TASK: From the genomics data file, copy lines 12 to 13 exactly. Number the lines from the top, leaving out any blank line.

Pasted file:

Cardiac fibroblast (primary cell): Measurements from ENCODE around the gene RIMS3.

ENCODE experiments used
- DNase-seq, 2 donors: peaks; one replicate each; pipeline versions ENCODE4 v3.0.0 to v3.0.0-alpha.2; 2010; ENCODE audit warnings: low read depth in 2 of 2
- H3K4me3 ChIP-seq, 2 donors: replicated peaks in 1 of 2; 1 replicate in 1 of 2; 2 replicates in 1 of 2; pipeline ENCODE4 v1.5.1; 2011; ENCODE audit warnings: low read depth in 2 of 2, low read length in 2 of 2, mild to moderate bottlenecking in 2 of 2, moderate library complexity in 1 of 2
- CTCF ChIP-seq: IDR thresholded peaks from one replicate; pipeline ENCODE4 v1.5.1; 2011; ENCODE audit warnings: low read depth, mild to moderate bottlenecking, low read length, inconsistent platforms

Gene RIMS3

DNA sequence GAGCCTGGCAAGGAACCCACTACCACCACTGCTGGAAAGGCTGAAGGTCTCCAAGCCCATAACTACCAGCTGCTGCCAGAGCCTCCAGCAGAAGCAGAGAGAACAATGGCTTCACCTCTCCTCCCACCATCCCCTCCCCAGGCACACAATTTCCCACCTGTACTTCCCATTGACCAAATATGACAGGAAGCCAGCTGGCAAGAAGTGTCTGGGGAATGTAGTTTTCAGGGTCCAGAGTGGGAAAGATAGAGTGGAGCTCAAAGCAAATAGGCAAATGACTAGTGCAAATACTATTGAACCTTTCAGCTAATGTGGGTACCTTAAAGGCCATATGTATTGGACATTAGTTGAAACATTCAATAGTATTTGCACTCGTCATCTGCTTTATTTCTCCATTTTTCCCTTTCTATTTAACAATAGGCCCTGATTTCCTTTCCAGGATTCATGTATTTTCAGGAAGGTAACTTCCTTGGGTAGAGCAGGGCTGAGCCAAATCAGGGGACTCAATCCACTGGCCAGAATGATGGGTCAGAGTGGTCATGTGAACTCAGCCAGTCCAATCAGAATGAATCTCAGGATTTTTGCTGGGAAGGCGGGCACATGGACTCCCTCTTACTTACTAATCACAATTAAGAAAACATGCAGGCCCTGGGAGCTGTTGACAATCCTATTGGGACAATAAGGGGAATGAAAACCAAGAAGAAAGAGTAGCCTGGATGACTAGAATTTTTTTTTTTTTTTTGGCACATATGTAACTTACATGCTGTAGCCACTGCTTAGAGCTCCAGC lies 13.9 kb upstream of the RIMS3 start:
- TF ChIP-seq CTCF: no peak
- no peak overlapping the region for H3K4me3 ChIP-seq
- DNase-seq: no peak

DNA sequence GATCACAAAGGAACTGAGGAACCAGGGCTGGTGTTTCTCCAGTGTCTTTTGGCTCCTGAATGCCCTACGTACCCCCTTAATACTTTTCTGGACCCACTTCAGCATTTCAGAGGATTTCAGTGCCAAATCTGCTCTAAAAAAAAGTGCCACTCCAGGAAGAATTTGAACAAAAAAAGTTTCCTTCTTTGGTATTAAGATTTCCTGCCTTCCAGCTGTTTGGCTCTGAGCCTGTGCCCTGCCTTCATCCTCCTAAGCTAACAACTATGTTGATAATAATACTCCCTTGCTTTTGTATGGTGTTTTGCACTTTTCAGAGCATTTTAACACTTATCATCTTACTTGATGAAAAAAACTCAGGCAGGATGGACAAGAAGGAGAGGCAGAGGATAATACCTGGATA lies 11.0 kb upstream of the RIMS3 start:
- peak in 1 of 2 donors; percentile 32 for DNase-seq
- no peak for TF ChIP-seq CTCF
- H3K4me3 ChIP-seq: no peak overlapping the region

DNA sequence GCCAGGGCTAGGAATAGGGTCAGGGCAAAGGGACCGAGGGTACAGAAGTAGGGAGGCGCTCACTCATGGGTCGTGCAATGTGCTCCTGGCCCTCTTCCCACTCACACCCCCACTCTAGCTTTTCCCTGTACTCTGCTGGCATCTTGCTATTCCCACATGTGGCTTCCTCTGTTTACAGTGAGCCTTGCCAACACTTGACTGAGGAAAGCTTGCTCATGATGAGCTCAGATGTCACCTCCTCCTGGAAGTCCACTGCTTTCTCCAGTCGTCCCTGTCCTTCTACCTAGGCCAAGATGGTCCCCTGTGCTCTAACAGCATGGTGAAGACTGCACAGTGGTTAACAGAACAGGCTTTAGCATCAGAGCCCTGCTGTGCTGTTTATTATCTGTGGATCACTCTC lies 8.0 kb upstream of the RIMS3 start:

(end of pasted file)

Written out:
- peak in 1 of 2 donors; percentile 32 for DNase-seq
- no peak for TF ChIP-seq CTCF